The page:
In Birmingham, there’s an event called Producers Forum, which holds a one-minute film challenge. You get three prompts and make a one-minute film. My prompts were ‘teddy bear’ ‘running late’ and ‘tickling’. It was challenging but fun to involve people from uni and actors I know outside of uni. The result was pretty funny.

The value of being multidisciplinary

Being multidisciplinary in filmmaking is crucial. As a producer, understanding all the roles you’re managing is essential. As a director, knowing the camera department is important because it’s your vision you’re explaining to them. Trying out different film roles helps you discover new passions. I started at Screen and Film School wanting to be a director but found a passion for producing, which is mainly what I do now.

Life as a film student at Screen and Film School Birmingham

Life at Screen and Film School Birmingham is never dull. The facilities are always expanding, and everyone in my year feels like a team because we’re always working on each other’s shoots. We share the building and facilities with Performers College Birmingham, so we’re surrounded by actors, singers, and dancers as well. The city of Birmingham offers a lot of activities, restaurants, and student discounts. There are theatres and cinemas, so there’s always something to do.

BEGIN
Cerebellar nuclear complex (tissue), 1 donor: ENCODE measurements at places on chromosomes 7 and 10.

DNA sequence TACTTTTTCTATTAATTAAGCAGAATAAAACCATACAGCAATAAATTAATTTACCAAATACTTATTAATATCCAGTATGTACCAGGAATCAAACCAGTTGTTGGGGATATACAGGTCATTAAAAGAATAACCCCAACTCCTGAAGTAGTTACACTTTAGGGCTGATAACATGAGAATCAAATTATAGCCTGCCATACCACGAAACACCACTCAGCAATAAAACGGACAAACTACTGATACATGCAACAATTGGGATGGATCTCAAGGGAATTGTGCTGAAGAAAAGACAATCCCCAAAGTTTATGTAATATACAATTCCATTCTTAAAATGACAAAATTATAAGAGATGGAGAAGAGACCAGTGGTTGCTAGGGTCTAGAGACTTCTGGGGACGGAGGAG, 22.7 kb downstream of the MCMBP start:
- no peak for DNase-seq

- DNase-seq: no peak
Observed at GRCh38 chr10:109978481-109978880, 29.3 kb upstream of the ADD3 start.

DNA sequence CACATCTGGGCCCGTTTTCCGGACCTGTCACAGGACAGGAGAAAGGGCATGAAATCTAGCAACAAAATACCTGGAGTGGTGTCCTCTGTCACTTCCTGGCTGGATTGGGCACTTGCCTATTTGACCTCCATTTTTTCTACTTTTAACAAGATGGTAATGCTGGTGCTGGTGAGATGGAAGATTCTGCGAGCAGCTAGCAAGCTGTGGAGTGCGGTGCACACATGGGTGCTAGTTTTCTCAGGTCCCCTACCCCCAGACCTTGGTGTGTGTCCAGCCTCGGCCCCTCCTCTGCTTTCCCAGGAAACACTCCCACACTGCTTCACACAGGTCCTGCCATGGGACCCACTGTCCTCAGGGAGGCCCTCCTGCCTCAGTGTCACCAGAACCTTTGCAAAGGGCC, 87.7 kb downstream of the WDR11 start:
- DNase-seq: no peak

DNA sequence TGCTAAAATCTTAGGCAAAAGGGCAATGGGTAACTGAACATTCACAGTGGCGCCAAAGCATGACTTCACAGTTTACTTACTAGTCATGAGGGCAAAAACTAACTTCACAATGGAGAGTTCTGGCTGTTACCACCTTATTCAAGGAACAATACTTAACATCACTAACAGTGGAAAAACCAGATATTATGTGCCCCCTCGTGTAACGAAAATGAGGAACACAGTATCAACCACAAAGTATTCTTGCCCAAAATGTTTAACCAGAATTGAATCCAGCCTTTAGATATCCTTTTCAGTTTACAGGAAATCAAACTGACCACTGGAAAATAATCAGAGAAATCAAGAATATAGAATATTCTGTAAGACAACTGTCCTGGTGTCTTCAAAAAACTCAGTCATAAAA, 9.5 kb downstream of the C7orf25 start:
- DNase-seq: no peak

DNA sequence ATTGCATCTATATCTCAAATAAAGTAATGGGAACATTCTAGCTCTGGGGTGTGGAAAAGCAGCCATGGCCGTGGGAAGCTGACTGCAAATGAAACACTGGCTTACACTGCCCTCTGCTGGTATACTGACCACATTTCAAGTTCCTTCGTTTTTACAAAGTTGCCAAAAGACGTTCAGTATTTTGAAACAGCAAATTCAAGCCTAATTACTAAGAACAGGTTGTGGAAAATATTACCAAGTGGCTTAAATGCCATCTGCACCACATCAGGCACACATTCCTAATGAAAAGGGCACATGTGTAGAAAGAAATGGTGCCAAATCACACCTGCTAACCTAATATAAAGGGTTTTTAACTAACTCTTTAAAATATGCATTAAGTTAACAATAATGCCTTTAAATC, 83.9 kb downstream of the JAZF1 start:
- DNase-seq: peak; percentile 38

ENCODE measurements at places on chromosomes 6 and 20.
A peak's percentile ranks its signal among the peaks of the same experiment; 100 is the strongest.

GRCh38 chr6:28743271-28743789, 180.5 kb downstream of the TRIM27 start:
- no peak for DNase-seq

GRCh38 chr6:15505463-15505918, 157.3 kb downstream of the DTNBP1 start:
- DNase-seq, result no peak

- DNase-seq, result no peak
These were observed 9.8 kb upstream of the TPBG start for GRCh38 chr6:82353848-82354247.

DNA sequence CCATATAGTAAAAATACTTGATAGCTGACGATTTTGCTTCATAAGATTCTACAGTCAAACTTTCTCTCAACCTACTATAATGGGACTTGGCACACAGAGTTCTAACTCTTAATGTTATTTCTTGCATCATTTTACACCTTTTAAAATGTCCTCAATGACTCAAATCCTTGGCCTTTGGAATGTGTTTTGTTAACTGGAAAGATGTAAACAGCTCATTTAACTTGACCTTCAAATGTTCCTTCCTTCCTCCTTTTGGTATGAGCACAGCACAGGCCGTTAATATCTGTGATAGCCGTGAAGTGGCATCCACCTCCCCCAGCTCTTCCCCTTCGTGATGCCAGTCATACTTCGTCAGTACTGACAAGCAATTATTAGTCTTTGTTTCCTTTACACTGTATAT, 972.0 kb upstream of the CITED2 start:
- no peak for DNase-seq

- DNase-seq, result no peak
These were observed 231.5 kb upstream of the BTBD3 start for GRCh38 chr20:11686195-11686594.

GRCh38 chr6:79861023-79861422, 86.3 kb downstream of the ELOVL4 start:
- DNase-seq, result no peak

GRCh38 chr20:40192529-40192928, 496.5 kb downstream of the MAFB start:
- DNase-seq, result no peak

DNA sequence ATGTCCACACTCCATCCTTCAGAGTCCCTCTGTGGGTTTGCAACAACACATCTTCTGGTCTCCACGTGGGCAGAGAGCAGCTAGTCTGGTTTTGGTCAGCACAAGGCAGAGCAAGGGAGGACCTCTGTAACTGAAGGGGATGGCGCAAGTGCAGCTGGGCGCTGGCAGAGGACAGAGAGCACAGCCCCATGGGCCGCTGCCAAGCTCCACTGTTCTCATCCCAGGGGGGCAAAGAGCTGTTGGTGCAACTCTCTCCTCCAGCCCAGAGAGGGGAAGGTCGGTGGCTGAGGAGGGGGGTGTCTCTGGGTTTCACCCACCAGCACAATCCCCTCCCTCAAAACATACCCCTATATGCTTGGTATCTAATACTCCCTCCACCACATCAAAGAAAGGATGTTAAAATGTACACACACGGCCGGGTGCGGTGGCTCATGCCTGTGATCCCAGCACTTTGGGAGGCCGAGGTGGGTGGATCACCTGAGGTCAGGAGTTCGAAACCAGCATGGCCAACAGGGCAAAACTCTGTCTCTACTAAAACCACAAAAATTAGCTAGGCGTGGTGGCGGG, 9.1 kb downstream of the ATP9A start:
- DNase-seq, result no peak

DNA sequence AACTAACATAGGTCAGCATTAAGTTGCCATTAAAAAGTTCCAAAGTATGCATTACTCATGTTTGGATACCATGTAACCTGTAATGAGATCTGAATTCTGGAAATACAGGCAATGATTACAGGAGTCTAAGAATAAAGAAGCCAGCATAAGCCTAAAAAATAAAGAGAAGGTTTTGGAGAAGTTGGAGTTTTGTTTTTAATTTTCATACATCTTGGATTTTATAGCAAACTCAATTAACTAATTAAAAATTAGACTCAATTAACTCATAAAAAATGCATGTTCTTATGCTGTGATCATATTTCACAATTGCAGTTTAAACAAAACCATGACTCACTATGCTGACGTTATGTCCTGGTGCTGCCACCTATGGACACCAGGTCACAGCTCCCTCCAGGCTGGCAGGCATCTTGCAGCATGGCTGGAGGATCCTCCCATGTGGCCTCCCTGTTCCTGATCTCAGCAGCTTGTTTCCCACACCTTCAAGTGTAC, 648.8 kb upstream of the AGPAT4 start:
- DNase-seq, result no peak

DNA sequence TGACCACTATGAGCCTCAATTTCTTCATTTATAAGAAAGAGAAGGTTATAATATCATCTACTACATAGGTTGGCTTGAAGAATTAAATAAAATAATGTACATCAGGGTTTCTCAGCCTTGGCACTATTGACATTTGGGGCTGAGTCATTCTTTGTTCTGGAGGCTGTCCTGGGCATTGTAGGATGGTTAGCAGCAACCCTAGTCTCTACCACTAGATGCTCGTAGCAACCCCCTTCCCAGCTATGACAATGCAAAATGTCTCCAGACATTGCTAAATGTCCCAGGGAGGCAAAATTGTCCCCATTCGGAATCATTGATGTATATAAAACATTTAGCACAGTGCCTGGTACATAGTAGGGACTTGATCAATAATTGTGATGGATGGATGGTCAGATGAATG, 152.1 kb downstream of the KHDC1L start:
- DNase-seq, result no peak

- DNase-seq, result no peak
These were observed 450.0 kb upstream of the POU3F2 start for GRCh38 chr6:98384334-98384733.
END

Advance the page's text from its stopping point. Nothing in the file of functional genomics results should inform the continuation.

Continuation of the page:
The campus staff and lecturers have supported me and the other students and have always provided opportunities outside of the university, which is important. The facilities have also played a big part in my journey and have really helped me strengthen my skills.

My advice to new filmmaking students

To young people thinking about studying filmmaking, I recommend just doing as much as you can. You can make films on an iPhone now that are just as good as those on a camera. Be proactive, get friends, family, or pets involved, and just make films. Build a portfolio because it will help when you’re trying to get into a university or into the industry. Showing that you’re proactive will really help.

As part of BIMM University, we have the BIMM Student Association (BSA) at Screen and Film School, and I am the President. It’s important to have a student association that voices student opinions. We run regular meetings and events, like the end-of-year party. It’s a responsibility, but I enjoy helping people and representing the students. It’s important to have a student voice in the university, and the BSA plays a big role in that.

A Future in Filmmaking: Embracing Challenges and Opportunities

Anna Piggot-Reeves’ story highlights how passion, dedication, and a supportive educational environment can shape a career in filmmaking. Anna’s experiences at Screen and Film School Birmingham reflect the vibrant, collaborative, and enriching journey that we aspire to offer all our students. We wish Anna the very best of luck as she continues on her path to a successful career in the film industry.

Want to follow in Anna’s footsteps and start your journey at Screen and Film School?

Apply through Clearing now


BIMM University